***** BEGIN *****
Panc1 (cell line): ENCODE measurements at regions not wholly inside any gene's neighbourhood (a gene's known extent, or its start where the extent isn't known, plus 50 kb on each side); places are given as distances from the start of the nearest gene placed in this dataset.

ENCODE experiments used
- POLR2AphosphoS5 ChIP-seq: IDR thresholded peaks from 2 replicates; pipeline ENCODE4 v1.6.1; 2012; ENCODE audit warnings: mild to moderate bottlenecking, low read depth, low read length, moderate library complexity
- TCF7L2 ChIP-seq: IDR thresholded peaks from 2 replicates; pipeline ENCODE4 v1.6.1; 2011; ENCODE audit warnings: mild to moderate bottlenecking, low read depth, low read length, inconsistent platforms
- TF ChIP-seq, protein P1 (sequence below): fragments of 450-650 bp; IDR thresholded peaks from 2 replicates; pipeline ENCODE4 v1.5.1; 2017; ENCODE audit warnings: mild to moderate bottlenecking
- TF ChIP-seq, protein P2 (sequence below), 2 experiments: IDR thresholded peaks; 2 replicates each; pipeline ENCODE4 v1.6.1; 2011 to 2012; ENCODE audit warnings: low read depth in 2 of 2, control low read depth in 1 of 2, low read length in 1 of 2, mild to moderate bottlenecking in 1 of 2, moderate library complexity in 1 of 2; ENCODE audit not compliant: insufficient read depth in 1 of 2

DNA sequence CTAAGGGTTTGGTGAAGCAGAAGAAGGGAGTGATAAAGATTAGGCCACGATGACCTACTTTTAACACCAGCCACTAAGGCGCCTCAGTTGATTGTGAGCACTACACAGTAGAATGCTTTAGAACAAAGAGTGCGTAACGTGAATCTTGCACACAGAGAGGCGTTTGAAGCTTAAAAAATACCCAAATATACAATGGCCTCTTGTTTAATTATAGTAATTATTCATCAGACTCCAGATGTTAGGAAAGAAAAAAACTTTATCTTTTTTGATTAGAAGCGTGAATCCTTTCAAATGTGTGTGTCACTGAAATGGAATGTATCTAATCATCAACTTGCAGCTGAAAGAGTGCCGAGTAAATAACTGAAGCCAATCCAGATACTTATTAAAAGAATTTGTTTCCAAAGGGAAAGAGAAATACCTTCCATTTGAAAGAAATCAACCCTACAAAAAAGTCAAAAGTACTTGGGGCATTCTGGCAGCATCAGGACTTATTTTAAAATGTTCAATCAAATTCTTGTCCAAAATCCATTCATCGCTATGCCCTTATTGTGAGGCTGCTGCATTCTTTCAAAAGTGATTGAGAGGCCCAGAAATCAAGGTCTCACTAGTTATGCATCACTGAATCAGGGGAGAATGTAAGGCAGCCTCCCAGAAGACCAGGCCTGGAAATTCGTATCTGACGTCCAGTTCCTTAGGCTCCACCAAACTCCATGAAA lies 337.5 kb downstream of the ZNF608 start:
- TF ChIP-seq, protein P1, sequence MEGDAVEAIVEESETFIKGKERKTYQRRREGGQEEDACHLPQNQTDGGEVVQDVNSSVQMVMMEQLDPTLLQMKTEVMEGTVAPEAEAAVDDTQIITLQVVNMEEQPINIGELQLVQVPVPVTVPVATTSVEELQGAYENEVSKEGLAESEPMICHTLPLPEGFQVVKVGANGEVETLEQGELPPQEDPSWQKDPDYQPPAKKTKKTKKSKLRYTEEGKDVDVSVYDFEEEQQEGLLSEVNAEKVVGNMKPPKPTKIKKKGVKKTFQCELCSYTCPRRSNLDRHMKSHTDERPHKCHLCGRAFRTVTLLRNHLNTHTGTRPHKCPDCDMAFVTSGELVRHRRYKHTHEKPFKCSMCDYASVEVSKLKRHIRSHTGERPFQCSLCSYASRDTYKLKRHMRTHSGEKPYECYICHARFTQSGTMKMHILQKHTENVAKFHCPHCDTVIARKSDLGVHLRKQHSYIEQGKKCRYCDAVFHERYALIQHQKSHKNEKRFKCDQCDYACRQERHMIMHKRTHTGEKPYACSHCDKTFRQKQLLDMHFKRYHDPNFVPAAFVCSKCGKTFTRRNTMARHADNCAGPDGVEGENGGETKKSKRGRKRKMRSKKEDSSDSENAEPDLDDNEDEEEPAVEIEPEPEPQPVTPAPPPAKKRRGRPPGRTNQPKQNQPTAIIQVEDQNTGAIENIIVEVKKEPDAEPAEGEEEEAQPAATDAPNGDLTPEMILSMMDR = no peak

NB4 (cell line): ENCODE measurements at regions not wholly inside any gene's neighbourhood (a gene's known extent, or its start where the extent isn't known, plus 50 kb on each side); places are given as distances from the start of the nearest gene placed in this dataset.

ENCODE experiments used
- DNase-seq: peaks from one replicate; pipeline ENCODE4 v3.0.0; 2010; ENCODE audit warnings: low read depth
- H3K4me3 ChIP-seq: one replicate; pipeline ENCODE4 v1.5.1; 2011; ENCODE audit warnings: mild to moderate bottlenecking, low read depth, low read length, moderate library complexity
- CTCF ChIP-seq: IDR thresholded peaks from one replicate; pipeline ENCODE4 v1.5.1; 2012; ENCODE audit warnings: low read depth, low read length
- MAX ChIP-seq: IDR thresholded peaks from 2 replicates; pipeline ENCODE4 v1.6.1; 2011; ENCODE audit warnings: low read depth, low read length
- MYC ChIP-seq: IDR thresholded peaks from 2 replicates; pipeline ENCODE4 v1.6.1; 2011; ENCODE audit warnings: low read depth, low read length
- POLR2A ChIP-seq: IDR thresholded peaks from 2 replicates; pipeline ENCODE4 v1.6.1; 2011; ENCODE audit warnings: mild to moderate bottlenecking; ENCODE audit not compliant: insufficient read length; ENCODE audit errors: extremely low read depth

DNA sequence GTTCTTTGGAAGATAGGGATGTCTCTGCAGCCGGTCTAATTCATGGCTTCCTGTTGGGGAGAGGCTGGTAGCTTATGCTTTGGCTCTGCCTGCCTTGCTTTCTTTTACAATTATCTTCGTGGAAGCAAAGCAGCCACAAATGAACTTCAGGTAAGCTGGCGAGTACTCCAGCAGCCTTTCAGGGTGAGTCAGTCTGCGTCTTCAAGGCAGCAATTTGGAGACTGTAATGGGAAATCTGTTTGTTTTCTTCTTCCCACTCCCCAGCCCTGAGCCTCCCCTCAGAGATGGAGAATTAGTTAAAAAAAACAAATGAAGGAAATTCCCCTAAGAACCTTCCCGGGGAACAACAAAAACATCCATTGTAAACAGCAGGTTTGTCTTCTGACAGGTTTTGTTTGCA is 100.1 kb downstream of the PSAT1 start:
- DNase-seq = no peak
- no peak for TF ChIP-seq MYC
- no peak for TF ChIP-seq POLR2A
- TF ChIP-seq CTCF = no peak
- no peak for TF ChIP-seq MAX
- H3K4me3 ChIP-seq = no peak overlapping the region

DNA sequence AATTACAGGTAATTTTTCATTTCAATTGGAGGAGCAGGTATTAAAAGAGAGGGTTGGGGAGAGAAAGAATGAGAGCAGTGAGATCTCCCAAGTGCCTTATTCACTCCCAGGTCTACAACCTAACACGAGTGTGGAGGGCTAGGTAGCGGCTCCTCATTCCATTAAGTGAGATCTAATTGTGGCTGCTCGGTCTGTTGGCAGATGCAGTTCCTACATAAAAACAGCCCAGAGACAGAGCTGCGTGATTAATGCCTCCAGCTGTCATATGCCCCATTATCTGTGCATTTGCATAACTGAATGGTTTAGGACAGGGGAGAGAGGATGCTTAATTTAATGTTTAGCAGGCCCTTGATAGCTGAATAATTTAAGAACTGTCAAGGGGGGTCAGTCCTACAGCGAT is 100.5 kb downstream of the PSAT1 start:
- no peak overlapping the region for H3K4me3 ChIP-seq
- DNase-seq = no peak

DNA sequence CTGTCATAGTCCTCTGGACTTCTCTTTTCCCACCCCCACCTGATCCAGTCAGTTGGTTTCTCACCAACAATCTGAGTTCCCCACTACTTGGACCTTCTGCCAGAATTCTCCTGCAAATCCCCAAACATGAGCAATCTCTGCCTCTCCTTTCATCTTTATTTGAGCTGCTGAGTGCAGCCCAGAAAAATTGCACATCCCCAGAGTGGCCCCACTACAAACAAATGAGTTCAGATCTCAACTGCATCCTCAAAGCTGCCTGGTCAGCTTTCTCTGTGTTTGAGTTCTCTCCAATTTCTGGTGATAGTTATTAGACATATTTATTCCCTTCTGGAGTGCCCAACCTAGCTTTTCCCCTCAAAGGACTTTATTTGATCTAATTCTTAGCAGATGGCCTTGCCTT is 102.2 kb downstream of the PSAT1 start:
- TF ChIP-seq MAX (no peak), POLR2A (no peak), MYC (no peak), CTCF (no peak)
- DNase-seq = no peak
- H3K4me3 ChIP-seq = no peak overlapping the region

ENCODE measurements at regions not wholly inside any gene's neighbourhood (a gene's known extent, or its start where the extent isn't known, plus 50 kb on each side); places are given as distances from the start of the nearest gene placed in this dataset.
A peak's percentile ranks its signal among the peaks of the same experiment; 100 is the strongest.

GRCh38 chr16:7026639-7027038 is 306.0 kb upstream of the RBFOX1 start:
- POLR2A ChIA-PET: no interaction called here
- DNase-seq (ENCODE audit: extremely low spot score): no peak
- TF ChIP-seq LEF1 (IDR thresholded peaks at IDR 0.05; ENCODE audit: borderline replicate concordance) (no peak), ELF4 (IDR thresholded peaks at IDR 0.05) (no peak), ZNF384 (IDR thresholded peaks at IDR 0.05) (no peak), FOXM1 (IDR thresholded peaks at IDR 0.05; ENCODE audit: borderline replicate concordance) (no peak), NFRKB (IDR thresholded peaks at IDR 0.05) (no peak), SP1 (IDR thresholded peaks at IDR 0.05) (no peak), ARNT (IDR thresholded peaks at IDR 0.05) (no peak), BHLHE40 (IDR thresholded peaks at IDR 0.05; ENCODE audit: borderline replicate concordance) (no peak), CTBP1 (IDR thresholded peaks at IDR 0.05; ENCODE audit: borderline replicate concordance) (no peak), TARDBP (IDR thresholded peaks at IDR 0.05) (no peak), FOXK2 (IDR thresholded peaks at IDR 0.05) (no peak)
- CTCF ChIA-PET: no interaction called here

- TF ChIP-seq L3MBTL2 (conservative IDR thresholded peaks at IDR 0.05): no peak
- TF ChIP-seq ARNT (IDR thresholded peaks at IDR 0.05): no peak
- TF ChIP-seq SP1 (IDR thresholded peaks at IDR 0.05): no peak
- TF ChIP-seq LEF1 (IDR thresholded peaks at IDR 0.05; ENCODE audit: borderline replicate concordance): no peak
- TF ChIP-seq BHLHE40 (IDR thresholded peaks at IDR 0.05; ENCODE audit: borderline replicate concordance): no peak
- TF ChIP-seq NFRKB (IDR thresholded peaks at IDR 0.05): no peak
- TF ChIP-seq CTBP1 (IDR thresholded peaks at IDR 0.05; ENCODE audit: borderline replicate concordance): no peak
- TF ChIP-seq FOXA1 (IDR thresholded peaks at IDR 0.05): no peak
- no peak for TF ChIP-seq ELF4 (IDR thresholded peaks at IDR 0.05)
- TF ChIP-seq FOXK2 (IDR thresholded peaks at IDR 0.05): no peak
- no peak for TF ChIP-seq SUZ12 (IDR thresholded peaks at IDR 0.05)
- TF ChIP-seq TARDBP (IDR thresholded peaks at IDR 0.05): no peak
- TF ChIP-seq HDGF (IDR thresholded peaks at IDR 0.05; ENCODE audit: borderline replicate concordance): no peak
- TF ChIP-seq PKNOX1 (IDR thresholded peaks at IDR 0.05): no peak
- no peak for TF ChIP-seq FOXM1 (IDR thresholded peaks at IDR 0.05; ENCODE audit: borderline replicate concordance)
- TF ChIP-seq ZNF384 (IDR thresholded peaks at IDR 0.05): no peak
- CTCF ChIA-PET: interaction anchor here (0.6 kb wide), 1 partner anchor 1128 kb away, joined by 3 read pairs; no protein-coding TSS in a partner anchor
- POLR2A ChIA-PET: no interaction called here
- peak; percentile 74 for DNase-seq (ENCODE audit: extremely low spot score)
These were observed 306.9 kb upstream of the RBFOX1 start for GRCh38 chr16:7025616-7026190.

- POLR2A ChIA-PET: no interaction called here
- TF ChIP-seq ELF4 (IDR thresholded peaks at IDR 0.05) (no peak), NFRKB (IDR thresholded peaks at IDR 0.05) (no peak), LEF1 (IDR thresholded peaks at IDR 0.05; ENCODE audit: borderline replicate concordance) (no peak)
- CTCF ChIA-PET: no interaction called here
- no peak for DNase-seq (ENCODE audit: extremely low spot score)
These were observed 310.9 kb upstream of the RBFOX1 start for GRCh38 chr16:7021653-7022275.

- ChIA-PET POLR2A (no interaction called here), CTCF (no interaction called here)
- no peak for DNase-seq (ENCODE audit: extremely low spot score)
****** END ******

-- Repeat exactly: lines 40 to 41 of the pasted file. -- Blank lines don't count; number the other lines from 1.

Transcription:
- TF ChIP-seq SP1 (IDR thresholded peaks at IDR 0.05): no peak
- TF ChIP-seq LEF1 (IDR thresholded peaks at IDR 0.05; ENCODE audit: borderline replicate concordance): no peak